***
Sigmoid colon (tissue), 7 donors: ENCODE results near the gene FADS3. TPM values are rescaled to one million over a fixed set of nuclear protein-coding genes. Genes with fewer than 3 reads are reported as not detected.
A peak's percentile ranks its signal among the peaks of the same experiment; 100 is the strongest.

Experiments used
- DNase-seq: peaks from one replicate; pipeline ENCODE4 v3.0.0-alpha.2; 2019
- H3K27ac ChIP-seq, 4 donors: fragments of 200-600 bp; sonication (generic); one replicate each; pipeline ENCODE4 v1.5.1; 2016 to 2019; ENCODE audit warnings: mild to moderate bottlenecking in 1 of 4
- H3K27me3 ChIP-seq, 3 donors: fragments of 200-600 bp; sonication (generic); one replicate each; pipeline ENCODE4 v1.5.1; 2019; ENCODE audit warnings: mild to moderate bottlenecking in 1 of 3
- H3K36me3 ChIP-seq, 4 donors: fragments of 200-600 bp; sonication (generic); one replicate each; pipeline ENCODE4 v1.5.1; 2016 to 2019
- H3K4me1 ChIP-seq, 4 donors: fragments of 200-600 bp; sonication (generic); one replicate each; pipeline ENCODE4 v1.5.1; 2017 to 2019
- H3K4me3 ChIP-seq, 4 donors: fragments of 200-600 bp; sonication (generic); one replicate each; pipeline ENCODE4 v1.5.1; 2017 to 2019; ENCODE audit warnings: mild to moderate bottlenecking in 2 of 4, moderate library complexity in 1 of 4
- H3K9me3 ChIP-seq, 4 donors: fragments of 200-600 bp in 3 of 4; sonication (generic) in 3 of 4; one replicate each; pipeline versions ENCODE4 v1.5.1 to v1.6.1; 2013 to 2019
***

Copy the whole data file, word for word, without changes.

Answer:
Sigmoid colon (tissue), 7 donors: ENCODE results near the gene FADS3. TPM values are rescaled to one million over a fixed set of nuclear protein-coding genes. Genes with fewer than 3 reads are reported as not detected.
A peak's percentile ranks its signal among the peaks of the same experiment; 100 is the strongest.

Experiments used
- DNase-seq: peaks from one replicate; pipeline ENCODE4 v3.0.0-alpha.2; 2019
- H3K27ac ChIP-seq, 4 donors: fragments of 200-600 bp; sonication (generic); one replicate each; pipeline ENCODE4 v1.5.1; 2016 to 2019; ENCODE audit warnings: mild to moderate bottlenecking in 1 of 4
- H3K27me3 ChIP-seq, 3 donors: fragments of 200-600 bp; sonication (generic); one replicate each; pipeline ENCODE4 v1.5.1; 2019; ENCODE audit warnings: mild to moderate bottlenecking in 1 of 3
- H3K36me3 ChIP-seq, 4 donors: fragments of 200-600 bp; sonication (generic); one replicate each; pipeline ENCODE4 v1.5.1; 2016 to 2019
- H3K4me1 ChIP-seq, 4 donors: fragments of 200-600 bp; sonication (generic); one replicate each; pipeline ENCODE4 v1.5.1; 2017 to 2019
- H3K4me3 ChIP-seq, 4 donors: fragments of 200-600 bp; sonication (generic); one replicate each; pipeline ENCODE4 v1.5.1; 2017 to 2019; ENCODE audit warnings: mild to moderate bottlenecking in 2 of 4, moderate library complexity in 1 of 4
- H3K9me3 ChIP-seq, 4 donors: fragments of 200-600 bp in 3 of 4; sonication (generic) in 3 of 4; one replicate each; pipeline versions ENCODE4 v1.5.1 to v1.6.1; 2013 to 2019